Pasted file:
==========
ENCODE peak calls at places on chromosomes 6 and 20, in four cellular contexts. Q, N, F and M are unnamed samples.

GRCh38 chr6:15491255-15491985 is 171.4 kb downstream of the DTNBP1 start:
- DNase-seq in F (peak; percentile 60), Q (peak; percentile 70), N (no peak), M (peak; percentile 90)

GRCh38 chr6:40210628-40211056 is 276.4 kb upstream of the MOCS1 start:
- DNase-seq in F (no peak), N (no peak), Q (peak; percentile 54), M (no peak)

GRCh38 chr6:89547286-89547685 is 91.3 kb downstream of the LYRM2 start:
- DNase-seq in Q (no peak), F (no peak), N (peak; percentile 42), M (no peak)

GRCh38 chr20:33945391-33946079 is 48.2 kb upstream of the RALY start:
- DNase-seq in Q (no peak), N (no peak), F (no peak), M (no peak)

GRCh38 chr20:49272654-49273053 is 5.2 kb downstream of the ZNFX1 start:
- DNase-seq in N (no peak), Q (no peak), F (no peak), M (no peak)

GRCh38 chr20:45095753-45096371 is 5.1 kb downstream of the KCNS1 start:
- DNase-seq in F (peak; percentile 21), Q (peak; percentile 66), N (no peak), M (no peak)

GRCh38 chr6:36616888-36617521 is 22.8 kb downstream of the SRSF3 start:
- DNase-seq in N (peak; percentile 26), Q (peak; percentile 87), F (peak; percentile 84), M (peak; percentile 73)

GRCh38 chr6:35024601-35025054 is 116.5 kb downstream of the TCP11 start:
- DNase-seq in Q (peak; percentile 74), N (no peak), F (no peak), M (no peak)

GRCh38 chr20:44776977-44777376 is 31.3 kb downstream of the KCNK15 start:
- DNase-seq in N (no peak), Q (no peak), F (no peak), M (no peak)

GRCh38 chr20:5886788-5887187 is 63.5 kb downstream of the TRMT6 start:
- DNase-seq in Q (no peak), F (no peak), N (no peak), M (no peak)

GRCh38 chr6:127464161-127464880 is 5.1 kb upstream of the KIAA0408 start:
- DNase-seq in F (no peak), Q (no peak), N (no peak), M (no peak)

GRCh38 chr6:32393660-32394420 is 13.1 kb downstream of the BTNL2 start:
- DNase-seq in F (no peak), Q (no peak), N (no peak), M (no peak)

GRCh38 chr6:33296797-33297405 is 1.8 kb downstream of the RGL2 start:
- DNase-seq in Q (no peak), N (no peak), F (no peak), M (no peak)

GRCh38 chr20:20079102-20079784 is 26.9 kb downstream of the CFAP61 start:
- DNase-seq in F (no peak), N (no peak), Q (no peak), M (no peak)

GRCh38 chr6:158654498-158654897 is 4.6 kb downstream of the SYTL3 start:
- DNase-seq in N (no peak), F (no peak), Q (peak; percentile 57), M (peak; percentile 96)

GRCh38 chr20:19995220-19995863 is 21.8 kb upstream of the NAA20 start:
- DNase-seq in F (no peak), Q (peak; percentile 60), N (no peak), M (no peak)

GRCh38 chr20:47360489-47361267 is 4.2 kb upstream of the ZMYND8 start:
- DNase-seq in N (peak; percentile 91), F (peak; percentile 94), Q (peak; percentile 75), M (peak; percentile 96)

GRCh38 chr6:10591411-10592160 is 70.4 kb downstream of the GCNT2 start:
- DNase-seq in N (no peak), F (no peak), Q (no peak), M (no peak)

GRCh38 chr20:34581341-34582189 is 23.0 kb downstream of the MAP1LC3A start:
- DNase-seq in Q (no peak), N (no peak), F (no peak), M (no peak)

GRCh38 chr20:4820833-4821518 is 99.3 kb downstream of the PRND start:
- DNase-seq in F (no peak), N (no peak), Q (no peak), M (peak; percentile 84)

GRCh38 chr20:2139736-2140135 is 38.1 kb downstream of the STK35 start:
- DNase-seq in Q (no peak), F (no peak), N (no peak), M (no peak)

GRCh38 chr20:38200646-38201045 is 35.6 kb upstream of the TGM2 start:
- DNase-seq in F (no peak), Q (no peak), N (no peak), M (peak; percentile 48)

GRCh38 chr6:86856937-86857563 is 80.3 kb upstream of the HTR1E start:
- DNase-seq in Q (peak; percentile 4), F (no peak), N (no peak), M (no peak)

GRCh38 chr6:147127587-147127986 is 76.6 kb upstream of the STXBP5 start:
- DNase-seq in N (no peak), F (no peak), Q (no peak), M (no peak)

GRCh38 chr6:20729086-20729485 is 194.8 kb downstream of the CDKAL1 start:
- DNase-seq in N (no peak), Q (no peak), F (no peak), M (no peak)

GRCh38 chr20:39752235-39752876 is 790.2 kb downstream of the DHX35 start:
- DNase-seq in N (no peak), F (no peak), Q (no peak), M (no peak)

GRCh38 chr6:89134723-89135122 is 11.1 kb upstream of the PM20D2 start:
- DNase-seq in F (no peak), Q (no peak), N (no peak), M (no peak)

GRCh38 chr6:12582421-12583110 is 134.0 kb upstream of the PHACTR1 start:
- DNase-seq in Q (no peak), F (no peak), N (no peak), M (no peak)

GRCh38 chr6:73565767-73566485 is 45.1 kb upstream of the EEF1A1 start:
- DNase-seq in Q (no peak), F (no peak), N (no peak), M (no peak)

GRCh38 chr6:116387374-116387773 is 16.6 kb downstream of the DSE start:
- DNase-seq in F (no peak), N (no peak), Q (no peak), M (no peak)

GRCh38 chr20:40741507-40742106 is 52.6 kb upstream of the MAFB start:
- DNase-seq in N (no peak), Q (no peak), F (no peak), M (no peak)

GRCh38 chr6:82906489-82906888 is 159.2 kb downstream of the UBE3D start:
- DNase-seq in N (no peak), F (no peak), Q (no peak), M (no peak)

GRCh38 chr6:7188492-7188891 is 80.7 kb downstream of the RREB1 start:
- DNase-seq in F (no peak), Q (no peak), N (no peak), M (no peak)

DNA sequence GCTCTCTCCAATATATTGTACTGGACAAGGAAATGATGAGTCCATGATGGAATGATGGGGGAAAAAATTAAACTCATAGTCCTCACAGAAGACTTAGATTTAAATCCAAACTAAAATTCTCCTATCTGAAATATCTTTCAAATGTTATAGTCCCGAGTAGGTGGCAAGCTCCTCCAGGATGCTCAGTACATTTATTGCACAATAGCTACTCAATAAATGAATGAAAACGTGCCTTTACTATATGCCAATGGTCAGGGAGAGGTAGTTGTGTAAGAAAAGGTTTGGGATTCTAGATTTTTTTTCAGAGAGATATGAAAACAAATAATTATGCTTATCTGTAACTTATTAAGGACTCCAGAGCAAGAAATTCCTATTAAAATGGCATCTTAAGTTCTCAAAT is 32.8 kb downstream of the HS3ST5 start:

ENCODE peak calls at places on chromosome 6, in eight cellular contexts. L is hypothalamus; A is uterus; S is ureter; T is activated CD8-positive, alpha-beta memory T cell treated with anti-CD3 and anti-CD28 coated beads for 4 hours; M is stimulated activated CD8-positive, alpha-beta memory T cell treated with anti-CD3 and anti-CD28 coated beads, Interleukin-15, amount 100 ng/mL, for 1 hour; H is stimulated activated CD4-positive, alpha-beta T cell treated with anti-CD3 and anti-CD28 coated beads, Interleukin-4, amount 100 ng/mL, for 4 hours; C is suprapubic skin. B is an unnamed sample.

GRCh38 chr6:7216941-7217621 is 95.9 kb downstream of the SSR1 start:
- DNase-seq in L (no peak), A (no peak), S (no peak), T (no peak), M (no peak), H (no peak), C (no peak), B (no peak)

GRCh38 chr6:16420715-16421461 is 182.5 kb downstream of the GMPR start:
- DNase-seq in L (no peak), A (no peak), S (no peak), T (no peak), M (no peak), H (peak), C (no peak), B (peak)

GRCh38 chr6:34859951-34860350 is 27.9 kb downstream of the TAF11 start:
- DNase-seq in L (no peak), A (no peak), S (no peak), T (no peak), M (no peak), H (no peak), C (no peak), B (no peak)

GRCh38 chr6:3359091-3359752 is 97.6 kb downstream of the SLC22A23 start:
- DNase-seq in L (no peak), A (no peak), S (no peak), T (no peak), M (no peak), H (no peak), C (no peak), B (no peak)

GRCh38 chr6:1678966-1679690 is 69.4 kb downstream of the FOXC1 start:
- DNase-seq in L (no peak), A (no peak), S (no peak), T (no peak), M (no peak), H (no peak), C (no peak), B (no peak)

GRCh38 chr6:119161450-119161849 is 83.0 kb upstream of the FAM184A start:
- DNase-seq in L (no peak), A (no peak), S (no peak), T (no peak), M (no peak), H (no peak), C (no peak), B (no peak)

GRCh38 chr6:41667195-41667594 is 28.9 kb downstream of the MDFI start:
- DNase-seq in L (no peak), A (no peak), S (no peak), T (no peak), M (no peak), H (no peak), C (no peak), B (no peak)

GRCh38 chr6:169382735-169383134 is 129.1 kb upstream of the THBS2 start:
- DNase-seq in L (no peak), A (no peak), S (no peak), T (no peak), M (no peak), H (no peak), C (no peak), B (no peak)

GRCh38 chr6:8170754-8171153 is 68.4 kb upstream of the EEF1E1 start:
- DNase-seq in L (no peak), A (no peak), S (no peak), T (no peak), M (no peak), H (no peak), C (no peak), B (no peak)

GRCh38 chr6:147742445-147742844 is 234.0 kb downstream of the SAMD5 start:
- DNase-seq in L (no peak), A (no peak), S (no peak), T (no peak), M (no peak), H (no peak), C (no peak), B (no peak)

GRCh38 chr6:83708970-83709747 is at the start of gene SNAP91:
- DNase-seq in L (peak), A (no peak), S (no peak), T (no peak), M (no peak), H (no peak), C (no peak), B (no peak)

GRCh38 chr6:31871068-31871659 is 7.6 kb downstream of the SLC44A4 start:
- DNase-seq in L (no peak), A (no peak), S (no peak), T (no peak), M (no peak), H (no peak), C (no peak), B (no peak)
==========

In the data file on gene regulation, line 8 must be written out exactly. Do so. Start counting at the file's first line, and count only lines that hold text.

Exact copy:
GRCh38 chr20:33945391-33946079 is 48.2 kb upstream of the RALY start: